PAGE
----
You should have seen the crowd that came to watch. I heard many of the men saying over and over to one another something that sounded like “technology, technology,” as they watched in spellbound astonishment as one five-foot piece of drill stem after another disappeared into the earth. It had taken them weeks and hours upon hours of dangerous, difficult work to dig a hole four feet wide and thirty feet deep, and to see a hole dug five times deeper than they had in a matter of a few hours was almost unbelievable to them. I wish you all could have seen and heard their reaction when Nathan told them we were 38 meters down. Oh how they chattered to one another! And whenever a new person joined the group, several would try to tell them at once, “Thirty-eight meters! It’s thirty-eight meters!”
You should have seen them all crowding in as close as they could. It can be really annoying to have so many people so close to where one is trying to work. For one thing, they all smell really bad, and for another, people understandably get upset when they get whacked with a pipe or sprayed by dirty drilling mud. We tried over and over again to get them all to stand back. We put up a rope 30 feet away from our work area, but they just would get to pushing and shoving on each other; the rope would get knocked down, and before we knew it they had all crept to within a few feet of us again. Even while we worked late into the night by the light of our flashlights, more and more people came to see what was happening.
Thursday morning came all too early! Nathan and I were both quite tired. It had been after 11 pm before we had everything picked up, tied down, locked up and were cleaned up. Thankfully we did not have to guard everything, as Leo took the entire night shift. After breakfast, we began to clean and develop the new well. We hook a water jet to the end of the drill stem and run up and down the sides of the well using high pressure water to clean the mud and any loose deposits away. Usually it takes about as long to clean and develop a well as it does to drill it. By mid afternoon we had gotten all of the drill stem back out, removed our mud trough and were ready to start pumping water from the well. When we start pumping you should see all the women and kids who come to fill anything that will hold water – buckets, jugs, basins, jars, pots, pans, kettles, cups, hands and mouths. We put chlorine in all the water we drill with, as most of the time our only choice for water is from the river or a swamp. We usually try to pump a few thousand gallons or so from a new hole and then check to see how far the water level has dropped in the well. Then it is time to start installing the hand pump.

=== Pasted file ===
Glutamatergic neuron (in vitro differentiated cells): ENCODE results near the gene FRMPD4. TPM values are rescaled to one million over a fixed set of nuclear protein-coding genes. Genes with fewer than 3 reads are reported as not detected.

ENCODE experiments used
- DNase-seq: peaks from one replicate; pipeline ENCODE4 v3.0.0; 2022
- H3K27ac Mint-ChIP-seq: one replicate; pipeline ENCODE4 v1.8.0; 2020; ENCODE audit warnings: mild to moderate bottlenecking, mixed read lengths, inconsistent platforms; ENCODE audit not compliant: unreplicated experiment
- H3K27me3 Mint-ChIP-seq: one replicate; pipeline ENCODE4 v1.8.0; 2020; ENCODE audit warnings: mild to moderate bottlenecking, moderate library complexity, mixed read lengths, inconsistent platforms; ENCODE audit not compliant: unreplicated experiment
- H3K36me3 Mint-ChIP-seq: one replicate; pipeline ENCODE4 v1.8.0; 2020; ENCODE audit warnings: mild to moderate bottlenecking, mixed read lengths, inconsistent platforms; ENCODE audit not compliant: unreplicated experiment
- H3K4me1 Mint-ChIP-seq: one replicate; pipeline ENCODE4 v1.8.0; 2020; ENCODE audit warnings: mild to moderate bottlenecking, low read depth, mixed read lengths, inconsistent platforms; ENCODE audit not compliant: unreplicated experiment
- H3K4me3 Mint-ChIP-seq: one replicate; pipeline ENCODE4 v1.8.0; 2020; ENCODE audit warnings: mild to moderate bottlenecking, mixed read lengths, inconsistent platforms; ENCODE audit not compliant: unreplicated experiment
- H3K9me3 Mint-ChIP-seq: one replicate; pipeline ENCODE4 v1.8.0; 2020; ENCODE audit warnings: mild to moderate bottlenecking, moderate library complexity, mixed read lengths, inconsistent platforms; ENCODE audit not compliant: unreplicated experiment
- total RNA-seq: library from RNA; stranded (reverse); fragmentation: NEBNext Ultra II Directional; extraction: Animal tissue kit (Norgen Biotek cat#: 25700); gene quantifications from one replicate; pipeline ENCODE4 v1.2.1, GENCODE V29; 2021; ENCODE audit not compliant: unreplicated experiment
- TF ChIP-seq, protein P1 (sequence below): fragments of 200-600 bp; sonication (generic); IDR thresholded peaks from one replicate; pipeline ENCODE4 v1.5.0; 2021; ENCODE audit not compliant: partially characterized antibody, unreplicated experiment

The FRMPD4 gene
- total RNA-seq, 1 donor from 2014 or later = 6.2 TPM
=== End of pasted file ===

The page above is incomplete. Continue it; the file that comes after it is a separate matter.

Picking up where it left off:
We were trying to decide if we had enough time to mix and pour the concrete for the pump base as a massive storm was on the horizon and beginning to bear down on us. About that time the wind really started blowing hard! And we all abandoned the cement job to batten down the hatches. We quickly got the tools all put in a safe place, covered up the cement bags and then ran to save the tents. We hardly had them fastened down, and it was all we could do to hold them from blowing away. They were bucking and billowing furiously in the wind. We managed to get one of the tents secured fairly well with ropes to the trailer, but when the tent poles started snapping on the second tent we decided it was time to take it down before it was totally destroyed and blew away. We quickly transferred all our gear from that tent to the cab of the truck and with a lot of painstaking effort succeeded in getting the wild beast, which was the tent, subdued, rolled up and put away. It rained really hard for a while; then the storm subsided into a slow miserable steady drizzle which lasted for hours. Many of the storms this time of year are very severe. They are often accompanied by winds of 50, 60 or 70 plus miles per hour. I have seen many large trees splintered like they were toothpicks and houses that have been blown down. Also the lightning here is unbelievable. They say Congo is the lightning capital of the world with more strikes per square foot than anywhere else on earth, and I do not doubt it one bit! It can be a real fire storm at times, and the noise from them hitting close is absolutely deafening. We have ridden out some pretty fierce storms inside of a tent, praying while we are lying on our backs with our feet on the walls trying to keep it somewhat upright so it will shed most of the water.